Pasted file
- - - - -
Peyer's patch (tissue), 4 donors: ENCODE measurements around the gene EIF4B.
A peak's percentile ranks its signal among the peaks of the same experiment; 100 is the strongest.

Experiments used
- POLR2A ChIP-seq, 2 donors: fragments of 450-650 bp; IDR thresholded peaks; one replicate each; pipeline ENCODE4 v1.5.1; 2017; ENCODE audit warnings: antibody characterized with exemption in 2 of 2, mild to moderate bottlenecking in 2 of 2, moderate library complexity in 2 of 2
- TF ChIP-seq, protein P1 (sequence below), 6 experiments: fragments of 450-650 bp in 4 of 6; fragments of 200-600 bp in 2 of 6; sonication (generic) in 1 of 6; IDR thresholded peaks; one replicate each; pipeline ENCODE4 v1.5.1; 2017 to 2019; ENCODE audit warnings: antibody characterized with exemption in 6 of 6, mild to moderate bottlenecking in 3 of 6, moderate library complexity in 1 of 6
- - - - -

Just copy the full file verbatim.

Peyer's patch (tissue), 4 donors: ENCODE measurements around the gene EIF4B.
A peak's percentile ranks its signal among the peaks of the same experiment; 100 is the strongest.

Experiments used
- POLR2A ChIP-seq, 2 donors: fragments of 450-650 bp; IDR thresholded peaks; one replicate each; pipeline ENCODE4 v1.5.1; 2017; ENCODE audit warnings: antibody characterized with exemption in 2 of 2, mild to moderate bottlenecking in 2 of 2, moderate library complexity in 2 of 2
- TF ChIP-seq, protein P1 (sequence below), 6 experiments: fragments of 450-650 bp in 4 of 6; fragments of 200-600 bp in 2 of 6; sonication (generic) in 1 of 6; IDR thresholded peaks; one replicate each; pipeline ENCODE4 v1.5.1; 2017 to 2019; ENCODE audit warnings: antibody characterized with exemption in 6 of 6, mild to moderate bottlenecking in 3 of 6, moderate library complexity in 1 of 6